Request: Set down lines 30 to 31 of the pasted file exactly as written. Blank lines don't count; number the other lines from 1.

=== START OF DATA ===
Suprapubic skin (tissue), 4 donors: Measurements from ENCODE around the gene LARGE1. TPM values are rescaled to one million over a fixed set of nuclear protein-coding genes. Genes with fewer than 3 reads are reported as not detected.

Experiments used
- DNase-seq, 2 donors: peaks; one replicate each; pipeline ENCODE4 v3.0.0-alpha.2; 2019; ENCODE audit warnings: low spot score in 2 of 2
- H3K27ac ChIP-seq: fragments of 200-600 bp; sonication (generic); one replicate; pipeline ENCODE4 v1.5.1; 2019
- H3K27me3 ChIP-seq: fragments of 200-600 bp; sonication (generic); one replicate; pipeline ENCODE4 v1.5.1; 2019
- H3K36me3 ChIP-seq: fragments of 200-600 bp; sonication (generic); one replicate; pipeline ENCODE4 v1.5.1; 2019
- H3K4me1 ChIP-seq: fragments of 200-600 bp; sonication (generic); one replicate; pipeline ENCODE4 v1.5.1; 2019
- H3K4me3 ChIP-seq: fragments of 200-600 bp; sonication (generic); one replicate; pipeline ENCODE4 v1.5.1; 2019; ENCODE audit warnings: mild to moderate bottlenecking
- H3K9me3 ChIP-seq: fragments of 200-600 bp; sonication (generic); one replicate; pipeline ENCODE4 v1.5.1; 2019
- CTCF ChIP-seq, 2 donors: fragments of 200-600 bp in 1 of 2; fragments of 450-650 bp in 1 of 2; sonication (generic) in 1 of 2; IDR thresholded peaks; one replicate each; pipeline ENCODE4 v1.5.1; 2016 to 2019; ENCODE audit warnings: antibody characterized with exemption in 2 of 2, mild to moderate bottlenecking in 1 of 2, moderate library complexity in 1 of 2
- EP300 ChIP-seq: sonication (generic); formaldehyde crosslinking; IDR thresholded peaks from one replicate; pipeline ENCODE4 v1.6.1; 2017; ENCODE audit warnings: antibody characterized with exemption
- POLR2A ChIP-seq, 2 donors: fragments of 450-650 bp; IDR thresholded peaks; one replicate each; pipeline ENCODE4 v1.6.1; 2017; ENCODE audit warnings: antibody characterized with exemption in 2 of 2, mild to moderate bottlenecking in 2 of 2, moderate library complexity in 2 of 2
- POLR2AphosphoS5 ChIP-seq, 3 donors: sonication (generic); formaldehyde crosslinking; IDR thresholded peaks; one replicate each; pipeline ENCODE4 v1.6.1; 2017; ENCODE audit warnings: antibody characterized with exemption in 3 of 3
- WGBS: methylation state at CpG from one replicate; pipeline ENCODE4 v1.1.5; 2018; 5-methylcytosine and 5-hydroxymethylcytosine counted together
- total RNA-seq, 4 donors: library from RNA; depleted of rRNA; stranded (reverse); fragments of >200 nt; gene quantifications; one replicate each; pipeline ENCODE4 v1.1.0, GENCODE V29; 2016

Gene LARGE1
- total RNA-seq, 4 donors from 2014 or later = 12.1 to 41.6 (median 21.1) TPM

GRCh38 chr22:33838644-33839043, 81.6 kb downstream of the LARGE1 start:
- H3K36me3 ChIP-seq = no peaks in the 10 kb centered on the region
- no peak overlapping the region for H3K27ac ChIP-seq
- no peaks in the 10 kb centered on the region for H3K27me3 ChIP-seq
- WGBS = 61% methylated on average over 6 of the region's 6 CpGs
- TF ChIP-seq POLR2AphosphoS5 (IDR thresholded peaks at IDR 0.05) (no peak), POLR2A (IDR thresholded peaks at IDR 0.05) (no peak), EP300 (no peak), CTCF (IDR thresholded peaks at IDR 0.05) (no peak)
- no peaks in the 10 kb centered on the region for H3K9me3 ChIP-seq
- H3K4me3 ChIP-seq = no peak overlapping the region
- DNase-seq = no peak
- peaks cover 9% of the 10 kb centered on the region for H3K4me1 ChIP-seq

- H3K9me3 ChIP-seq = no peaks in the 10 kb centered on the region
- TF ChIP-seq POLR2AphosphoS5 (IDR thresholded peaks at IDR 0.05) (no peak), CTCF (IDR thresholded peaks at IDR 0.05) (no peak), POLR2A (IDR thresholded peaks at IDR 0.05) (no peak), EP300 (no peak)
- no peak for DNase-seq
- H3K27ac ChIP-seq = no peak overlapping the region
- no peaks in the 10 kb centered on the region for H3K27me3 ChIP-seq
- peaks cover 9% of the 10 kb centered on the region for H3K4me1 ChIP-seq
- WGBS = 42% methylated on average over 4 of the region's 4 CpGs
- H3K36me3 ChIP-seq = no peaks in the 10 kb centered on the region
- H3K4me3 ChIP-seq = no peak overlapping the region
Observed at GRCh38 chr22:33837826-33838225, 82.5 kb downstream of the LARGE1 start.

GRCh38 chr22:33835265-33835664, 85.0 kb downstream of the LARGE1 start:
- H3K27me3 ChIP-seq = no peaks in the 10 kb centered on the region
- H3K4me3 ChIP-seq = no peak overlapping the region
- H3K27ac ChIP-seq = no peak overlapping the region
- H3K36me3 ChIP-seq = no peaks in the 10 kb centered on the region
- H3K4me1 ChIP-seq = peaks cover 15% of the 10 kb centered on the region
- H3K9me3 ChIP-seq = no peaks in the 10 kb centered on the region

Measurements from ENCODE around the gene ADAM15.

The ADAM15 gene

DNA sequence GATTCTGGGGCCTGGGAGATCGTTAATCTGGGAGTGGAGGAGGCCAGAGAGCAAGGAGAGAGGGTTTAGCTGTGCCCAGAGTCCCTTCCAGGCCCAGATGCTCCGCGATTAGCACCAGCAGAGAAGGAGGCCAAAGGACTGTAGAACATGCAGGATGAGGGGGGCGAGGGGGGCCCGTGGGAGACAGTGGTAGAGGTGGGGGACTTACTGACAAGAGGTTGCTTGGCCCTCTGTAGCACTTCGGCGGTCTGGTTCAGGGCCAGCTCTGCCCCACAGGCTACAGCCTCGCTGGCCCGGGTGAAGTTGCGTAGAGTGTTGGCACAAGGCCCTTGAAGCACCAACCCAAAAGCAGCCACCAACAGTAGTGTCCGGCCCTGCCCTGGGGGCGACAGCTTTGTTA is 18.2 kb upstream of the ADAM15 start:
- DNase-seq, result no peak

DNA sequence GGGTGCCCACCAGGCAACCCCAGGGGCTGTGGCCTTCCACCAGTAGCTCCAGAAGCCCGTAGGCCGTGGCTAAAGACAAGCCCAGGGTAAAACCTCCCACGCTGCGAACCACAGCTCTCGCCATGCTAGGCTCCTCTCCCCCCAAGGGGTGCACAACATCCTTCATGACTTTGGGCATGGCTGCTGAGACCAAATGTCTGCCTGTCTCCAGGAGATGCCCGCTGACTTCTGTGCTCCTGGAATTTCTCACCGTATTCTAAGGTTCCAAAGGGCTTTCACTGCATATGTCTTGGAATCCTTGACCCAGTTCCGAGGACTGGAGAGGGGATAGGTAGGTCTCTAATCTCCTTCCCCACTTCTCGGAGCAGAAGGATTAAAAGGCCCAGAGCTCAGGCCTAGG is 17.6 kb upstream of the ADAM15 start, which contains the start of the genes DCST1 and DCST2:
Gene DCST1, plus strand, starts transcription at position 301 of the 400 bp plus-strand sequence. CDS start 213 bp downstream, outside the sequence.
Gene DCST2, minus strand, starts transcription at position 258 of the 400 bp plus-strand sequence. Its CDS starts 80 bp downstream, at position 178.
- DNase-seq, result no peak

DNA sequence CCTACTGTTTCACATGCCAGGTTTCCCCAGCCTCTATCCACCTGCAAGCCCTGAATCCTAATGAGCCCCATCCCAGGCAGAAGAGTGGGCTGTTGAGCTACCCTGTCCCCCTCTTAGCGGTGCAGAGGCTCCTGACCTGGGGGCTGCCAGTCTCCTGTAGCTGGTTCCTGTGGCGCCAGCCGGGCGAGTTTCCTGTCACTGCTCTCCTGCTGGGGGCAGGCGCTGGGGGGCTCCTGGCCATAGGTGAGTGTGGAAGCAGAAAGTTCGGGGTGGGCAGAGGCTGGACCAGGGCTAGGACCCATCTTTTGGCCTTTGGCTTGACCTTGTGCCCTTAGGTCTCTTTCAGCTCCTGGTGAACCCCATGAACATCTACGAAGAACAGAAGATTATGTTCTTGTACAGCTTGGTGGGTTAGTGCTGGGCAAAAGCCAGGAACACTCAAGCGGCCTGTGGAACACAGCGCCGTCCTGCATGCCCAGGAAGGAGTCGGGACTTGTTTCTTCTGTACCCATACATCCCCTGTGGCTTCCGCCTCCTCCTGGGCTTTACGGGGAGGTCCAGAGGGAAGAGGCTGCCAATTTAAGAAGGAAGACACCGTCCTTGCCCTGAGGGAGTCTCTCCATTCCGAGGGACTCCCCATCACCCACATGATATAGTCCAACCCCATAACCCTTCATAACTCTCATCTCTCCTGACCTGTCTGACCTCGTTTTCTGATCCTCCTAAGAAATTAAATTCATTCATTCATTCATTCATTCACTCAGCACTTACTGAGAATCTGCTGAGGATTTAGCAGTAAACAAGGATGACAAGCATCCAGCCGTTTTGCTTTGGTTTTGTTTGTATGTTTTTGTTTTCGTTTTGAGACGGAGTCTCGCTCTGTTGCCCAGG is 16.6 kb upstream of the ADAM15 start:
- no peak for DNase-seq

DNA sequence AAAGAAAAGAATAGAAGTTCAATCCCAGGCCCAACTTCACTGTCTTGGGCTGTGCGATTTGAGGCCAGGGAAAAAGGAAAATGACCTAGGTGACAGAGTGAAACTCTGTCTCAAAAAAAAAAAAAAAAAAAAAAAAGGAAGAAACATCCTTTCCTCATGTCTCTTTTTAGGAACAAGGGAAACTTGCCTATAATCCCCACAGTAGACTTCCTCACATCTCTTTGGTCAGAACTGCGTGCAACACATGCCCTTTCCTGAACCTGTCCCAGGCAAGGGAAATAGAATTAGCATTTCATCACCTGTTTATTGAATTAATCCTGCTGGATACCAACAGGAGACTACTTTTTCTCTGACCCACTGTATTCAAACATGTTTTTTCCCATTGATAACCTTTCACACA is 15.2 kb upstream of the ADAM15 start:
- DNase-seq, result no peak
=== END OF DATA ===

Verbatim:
- no peak for DNase-seq
- H3K27ac ChIP-seq = no peak overlapping the region